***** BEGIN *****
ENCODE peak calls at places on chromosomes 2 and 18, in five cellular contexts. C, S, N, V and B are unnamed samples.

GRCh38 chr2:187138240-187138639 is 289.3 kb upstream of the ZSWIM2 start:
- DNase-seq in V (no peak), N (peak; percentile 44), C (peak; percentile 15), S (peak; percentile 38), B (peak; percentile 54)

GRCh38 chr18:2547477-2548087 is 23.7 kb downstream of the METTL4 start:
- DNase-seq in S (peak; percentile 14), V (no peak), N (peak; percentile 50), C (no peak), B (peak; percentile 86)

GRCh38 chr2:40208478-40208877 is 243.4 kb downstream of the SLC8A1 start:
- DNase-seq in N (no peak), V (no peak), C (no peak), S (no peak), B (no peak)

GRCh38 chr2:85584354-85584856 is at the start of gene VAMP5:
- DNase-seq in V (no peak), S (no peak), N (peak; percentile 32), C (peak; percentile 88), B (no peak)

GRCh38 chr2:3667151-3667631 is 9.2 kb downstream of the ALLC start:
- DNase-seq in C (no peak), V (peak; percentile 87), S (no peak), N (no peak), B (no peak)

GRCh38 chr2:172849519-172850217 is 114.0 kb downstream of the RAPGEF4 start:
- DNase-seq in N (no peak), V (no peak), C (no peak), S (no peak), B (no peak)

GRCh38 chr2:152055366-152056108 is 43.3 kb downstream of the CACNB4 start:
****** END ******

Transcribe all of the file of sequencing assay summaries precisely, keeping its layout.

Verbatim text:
ENCODE peak calls at places on chromosomes 2 and 18, in five cellular contexts. C, S, N, V and B are unnamed samples.

GRCh38 chr2:187138240-187138639 is 289.3 kb upstream of the ZSWIM2 start:
- DNase-seq in V (no peak), N (peak; percentile 44), C (peak; percentile 15), S (peak; percentile 38), B (peak; percentile 54)

GRCh38 chr18:2547477-2548087 is 23.7 kb downstream of the METTL4 start:
- DNase-seq in S (peak; percentile 14), V (no peak), N (peak; percentile 50), C (no peak), B (peak; percentile 86)

GRCh38 chr2:40208478-40208877 is 243.4 kb downstream of the SLC8A1 start:
- DNase-seq in N (no peak), V (no peak), C (no peak), S (no peak), B (no peak)

GRCh38 chr2:85584354-85584856 is at the start of gene VAMP5:
- DNase-seq in V (no peak), S (no peak), N (peak; percentile 32), C (peak; percentile 88), B (no peak)

GRCh38 chr2:3667151-3667631 is 9.2 kb downstream of the ALLC start:
- DNase-seq in C (no peak), V (peak; percentile 87), S (no peak), N (no peak), B (no peak)

GRCh38 chr2:172849519-172850217 is 114.0 kb downstream of the RAPGEF4 start:
- DNase-seq in N (no peak), V (no peak), C (no peak), S (no peak), B (no peak)

GRCh38 chr2:152055366-152056108 is 43.3 kb downstream of the CACNB4 start: